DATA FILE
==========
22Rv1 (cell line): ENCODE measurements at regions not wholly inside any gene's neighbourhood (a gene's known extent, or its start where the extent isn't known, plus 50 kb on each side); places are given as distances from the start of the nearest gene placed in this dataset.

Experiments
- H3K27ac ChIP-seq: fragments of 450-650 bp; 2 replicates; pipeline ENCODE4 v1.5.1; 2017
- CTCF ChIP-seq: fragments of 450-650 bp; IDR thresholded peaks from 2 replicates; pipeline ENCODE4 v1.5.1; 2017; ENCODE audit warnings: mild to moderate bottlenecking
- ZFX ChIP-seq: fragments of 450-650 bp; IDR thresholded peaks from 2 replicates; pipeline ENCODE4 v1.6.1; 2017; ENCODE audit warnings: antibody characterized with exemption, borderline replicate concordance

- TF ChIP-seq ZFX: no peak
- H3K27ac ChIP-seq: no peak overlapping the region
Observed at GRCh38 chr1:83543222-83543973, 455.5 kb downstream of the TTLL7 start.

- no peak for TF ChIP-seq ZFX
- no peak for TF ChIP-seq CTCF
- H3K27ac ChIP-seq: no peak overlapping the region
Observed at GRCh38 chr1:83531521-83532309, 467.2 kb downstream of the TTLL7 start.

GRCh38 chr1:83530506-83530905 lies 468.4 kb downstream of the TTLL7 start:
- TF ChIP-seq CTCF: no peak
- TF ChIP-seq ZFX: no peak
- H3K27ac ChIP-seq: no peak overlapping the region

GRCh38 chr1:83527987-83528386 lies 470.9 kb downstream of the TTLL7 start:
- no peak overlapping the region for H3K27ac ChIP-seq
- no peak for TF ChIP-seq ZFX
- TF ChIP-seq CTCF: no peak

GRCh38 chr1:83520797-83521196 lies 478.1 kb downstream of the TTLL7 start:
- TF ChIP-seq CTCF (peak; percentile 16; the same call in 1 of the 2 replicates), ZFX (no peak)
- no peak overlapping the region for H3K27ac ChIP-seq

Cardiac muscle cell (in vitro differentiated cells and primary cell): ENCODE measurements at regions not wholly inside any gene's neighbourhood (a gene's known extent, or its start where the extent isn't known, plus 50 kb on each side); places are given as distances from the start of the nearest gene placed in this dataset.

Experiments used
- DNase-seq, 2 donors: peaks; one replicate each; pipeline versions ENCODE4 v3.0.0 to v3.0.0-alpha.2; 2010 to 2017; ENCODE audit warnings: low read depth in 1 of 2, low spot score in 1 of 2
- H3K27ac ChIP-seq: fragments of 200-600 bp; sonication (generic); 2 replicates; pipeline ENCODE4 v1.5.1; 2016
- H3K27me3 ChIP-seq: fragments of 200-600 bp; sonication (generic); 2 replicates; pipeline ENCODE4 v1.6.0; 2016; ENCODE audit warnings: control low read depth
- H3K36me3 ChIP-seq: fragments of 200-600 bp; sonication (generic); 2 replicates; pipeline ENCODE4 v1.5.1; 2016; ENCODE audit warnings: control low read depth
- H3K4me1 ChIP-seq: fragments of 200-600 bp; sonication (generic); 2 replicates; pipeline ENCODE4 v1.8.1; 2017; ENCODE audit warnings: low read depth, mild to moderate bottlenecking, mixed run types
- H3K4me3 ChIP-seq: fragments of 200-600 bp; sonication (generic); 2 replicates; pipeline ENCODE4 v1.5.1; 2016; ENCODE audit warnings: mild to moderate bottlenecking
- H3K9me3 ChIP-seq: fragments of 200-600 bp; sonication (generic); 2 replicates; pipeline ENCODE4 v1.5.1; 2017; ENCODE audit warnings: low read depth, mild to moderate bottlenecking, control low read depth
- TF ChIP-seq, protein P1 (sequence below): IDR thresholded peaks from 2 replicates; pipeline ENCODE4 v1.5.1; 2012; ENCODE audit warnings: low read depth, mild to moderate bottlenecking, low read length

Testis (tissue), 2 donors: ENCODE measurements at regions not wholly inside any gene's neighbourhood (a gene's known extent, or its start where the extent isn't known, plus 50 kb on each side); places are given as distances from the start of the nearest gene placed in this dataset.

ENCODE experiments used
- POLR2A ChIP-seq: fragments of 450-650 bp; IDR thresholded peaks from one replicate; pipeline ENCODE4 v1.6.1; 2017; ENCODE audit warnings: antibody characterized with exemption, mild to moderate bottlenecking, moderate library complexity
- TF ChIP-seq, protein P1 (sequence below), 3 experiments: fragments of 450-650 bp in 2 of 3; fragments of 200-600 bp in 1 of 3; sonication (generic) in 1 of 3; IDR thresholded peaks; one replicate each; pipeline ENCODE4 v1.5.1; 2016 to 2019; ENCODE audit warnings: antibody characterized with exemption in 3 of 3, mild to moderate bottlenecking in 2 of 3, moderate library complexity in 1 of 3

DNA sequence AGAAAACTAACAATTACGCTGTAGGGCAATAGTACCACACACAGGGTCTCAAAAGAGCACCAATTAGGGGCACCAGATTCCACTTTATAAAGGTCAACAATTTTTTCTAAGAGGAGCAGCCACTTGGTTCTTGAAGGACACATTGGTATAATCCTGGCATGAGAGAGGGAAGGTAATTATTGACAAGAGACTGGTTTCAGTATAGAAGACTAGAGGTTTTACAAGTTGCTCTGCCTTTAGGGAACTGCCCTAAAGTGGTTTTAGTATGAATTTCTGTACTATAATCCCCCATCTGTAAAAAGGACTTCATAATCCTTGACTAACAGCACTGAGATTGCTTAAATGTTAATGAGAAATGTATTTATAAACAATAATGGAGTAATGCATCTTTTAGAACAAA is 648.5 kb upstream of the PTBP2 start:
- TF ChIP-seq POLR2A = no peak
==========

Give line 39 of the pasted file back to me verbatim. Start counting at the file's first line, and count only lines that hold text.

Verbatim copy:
- TF ChIP-seq POLR2A = no peak